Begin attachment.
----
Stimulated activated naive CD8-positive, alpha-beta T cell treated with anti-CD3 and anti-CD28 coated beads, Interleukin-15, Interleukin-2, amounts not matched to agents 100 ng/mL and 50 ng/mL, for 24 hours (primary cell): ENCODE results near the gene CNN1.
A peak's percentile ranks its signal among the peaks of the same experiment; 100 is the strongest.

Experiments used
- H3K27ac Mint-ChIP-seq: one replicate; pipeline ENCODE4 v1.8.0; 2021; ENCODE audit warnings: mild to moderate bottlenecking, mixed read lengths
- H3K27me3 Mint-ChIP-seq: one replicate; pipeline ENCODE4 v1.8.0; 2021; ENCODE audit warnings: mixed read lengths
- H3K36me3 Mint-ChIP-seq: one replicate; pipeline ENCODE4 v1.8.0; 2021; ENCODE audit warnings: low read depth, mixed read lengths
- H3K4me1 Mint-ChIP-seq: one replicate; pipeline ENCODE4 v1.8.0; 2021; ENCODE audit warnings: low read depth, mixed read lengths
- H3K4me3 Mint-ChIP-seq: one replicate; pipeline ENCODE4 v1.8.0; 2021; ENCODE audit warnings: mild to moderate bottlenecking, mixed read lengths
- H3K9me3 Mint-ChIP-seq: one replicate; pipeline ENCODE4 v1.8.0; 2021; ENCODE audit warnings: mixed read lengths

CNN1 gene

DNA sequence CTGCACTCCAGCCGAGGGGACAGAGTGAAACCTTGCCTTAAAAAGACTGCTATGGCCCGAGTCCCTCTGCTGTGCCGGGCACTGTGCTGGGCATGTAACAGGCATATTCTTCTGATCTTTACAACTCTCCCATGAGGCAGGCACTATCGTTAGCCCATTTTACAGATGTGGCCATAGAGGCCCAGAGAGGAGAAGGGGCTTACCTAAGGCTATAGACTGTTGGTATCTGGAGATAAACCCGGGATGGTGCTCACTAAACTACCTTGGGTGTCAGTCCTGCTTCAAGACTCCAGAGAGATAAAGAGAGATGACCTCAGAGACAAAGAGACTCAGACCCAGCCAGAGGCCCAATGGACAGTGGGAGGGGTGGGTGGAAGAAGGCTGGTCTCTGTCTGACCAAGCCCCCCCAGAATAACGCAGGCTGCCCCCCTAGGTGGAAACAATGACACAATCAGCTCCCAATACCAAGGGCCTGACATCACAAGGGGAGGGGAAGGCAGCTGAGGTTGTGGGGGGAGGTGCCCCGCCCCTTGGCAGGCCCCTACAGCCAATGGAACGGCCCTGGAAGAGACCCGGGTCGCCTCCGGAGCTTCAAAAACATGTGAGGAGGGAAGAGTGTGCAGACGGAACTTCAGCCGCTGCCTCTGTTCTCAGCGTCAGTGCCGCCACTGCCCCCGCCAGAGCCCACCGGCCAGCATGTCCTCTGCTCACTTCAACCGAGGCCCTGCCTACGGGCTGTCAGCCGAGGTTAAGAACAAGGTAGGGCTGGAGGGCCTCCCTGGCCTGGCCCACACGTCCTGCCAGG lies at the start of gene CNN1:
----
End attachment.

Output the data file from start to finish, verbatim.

Stimulated activated naive CD8-positive, alpha-beta T cell treated with anti-CD3 and anti-CD28 coated beads, Interleukin-15, Interleukin-2, amounts not matched to agents 100 ng/mL and 50 ng/mL, for 24 hours (primary cell): ENCODE results near the gene CNN1.
A peak's percentile ranks its signal among the peaks of the same experiment; 100 is the strongest.

Experiments used
- H3K27ac Mint-ChIP-seq: one replicate; pipeline ENCODE4 v1.8.0; 2021; ENCODE audit warnings: mild to moderate bottlenecking, mixed read lengths
- H3K27me3 Mint-ChIP-seq: one replicate; pipeline ENCODE4 v1.8.0; 2021; ENCODE audit warnings: mixed read lengths
- H3K36me3 Mint-ChIP-seq: one replicate; pipeline ENCODE4 v1.8.0; 2021; ENCODE audit warnings: low read depth, mixed read lengths
- H3K4me1 Mint-ChIP-seq: one replicate; pipeline ENCODE4 v1.8.0; 2021; ENCODE audit warnings: low read depth, mixed read lengths
- H3K4me3 Mint-ChIP-seq: one replicate; pipeline ENCODE4 v1.8.0; 2021; ENCODE audit warnings: mild to moderate bottlenecking, mixed read lengths
- H3K9me3 Mint-ChIP-seq: one replicate; pipeline ENCODE4 v1.8.0; 2021; ENCODE audit warnings: mixed read lengths

CNN1 gene

DNA sequence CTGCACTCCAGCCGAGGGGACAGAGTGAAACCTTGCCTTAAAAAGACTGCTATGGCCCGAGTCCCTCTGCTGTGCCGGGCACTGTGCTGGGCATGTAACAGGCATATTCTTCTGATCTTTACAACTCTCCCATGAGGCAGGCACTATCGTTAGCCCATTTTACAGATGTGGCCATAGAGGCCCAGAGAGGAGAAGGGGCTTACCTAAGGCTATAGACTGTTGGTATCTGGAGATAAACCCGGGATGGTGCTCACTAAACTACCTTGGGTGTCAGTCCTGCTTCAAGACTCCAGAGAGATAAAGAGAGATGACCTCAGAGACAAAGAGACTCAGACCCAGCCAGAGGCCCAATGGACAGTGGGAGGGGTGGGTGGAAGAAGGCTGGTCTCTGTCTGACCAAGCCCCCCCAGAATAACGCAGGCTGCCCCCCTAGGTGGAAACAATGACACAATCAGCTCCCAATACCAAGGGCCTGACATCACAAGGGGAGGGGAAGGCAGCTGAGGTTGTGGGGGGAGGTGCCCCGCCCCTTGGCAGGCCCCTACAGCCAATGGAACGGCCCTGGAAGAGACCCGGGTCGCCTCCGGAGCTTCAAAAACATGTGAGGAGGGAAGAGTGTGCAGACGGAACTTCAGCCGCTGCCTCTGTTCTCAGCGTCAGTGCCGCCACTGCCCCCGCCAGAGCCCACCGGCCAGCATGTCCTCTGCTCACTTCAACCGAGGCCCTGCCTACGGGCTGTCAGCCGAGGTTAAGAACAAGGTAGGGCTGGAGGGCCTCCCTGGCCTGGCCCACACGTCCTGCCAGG lies at the start of gene CNN1: